Seven in ten Americans are aware that this year’s Social Security payroll tax reduction will expire at the end of the year — unless Congress extends it. And if Congress doesn’t extend the tax break, and the rate reverts back to 6.2%, more than half the public in the latest Economist/YouGov poll would be dissatisfied, with 34% saying this would make them downright angry.
Keeping the Social Security payroll tax at its current level is something both Republicans and Democrats agree on. Most would be satisfied or even enthusiastic if the rate remained at its current 4.2% level. Nearly as many adults support lowering it even more.
The extension of the payroll tax cut is dependent on Congress’s ability to act, something Americans have become skeptical about. For several weeks, the approval rating for Congress has dropped to an all-time low of 7%.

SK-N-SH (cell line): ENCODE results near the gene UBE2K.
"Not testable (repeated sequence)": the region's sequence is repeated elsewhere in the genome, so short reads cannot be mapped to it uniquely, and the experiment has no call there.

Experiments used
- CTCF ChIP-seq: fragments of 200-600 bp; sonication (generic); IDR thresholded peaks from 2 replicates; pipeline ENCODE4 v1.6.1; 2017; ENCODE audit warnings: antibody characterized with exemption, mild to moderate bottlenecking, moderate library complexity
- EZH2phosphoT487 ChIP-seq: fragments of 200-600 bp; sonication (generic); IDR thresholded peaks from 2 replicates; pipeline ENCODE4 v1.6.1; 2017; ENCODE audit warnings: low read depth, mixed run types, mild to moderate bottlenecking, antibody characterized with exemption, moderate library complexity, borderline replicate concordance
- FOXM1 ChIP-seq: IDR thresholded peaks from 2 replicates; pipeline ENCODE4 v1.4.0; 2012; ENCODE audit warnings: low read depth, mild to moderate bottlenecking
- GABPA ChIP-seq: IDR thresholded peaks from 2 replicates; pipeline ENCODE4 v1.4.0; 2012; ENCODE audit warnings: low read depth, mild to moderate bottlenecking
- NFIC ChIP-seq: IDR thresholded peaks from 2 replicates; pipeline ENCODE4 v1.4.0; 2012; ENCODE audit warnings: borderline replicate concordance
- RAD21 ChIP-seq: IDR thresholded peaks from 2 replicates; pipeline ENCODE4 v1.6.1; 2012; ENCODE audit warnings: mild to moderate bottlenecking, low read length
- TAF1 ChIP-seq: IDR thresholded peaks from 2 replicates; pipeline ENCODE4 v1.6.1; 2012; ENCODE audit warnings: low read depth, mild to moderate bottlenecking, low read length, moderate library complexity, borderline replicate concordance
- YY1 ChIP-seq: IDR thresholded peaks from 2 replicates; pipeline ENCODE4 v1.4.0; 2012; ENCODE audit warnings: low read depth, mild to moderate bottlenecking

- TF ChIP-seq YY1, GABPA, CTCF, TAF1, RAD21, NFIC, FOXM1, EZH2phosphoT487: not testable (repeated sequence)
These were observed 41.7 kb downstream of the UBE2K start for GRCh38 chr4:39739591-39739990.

This week, Congress fares no better. Once again, only 7% of the public approves of the way the legislative branch is handling its job; 70% disapprove. Like public sentiment on keeping the payroll tax at 4.2%, disapproval of Congress is bi-partisan. Three in four Republicans and Democrats disapprove.
The Democratic Party has a slight — but not overwhelming — advantage with the public when it comes to the perception of who cares about the issues affecting middle class Americans — the group that 61% of the public identifies with. 36% say the Republican Party is at least somewhat concerned about those issues; 47% say the Democratic Party is. But only one in five sees either party as very concerned about those issues.
The 99% Occupy Wall Street claims to represent really is 99%, at least when it comes to identification: only 1% in this poll say that they would call themselves “wealthy.” In addition to the 61% who say they are “middle class,” 37% admit that they are “poor.”
Photo source: Press Association